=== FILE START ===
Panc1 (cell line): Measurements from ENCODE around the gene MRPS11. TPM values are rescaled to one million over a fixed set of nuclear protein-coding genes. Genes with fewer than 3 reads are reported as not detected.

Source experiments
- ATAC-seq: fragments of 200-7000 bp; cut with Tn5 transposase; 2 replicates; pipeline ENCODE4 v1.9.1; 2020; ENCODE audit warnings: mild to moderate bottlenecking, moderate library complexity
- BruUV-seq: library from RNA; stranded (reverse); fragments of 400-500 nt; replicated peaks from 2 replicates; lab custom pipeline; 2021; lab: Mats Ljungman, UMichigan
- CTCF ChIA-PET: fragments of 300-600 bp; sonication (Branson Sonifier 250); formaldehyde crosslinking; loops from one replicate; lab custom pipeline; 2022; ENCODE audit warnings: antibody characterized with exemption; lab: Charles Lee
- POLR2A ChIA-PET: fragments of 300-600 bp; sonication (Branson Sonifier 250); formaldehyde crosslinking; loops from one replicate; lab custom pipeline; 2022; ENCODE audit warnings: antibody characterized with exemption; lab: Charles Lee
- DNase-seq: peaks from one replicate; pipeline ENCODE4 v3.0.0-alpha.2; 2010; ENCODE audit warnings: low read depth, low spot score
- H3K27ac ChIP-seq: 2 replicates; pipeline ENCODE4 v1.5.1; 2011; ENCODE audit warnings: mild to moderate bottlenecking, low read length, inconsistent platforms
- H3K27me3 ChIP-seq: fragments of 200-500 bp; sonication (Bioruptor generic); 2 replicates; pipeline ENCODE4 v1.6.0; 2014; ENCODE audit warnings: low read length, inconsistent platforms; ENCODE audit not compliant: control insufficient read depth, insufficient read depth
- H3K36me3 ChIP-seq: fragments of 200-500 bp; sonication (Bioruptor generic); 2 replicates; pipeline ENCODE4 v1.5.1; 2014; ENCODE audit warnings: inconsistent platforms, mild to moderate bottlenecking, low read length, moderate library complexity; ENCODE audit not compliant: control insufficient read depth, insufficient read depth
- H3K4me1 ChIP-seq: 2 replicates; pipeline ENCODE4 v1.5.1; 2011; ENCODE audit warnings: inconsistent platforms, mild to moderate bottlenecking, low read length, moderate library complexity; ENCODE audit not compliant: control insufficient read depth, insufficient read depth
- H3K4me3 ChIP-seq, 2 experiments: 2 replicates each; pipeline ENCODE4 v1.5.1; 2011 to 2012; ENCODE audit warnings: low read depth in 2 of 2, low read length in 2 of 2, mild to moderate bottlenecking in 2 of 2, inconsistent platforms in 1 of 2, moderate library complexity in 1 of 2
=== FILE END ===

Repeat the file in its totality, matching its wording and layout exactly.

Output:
Panc1 (cell line): Measurements from ENCODE around the gene MRPS11. TPM values are rescaled to one million over a fixed set of nuclear protein-coding genes. Genes with fewer than 3 reads are reported as not detected.

Source experiments
- ATAC-seq: fragments of 200-7000 bp; cut with Tn5 transposase; 2 replicates; pipeline ENCODE4 v1.9.1; 2020; ENCODE audit warnings: mild to moderate bottlenecking, moderate library complexity
- BruUV-seq: library from RNA; stranded (reverse); fragments of 400-500 nt; replicated peaks from 2 replicates; lab custom pipeline; 2021; lab: Mats Ljungman, UMichigan
- CTCF ChIA-PET: fragments of 300-600 bp; sonication (Branson Sonifier 250); formaldehyde crosslinking; loops from one replicate; lab custom pipeline; 2022; ENCODE audit warnings: antibody characterized with exemption; lab: Charles Lee
- POLR2A ChIA-PET: fragments of 300-600 bp; sonication (Branson Sonifier 250); formaldehyde crosslinking; loops from one replicate; lab custom pipeline; 2022; ENCODE audit warnings: antibody characterized with exemption; lab: Charles Lee
- DNase-seq: peaks from one replicate; pipeline ENCODE4 v3.0.0-alpha.2; 2010; ENCODE audit warnings: low read depth, low spot score
- H3K27ac ChIP-seq: 2 replicates; pipeline ENCODE4 v1.5.1; 2011; ENCODE audit warnings: mild to moderate bottlenecking, low read length, inconsistent platforms
- H3K27me3 ChIP-seq: fragments of 200-500 bp; sonication (Bioruptor generic); 2 replicates; pipeline ENCODE4 v1.6.0; 2014; ENCODE audit warnings: low read length, inconsistent platforms; ENCODE audit not compliant: control insufficient read depth, insufficient read depth
- H3K36me3 ChIP-seq: fragments of 200-500 bp; sonication (Bioruptor generic); 2 replicates; pipeline ENCODE4 v1.5.1; 2014; ENCODE audit warnings: inconsistent platforms, mild to moderate bottlenecking, low read length, moderate library complexity; ENCODE audit not compliant: control insufficient read depth, insufficient read depth
- H3K4me1 ChIP-seq: 2 replicates; pipeline ENCODE4 v1.5.1; 2011; ENCODE audit warnings: inconsistent platforms, mild to moderate bottlenecking, low read length, moderate library complexity; ENCODE audit not compliant: control insufficient read depth, insufficient read depth
- H3K4me3 ChIP-seq, 2 experiments: 2 replicates each; pipeline ENCODE4 v1.5.1; 2011 to 2012; ENCODE audit warnings: low read depth in 2 of 2, low read length in 2 of 2, mild to moderate bottlenecking in 2 of 2, inconsistent platforms in 1 of 2, moderate library complexity in 1 of 2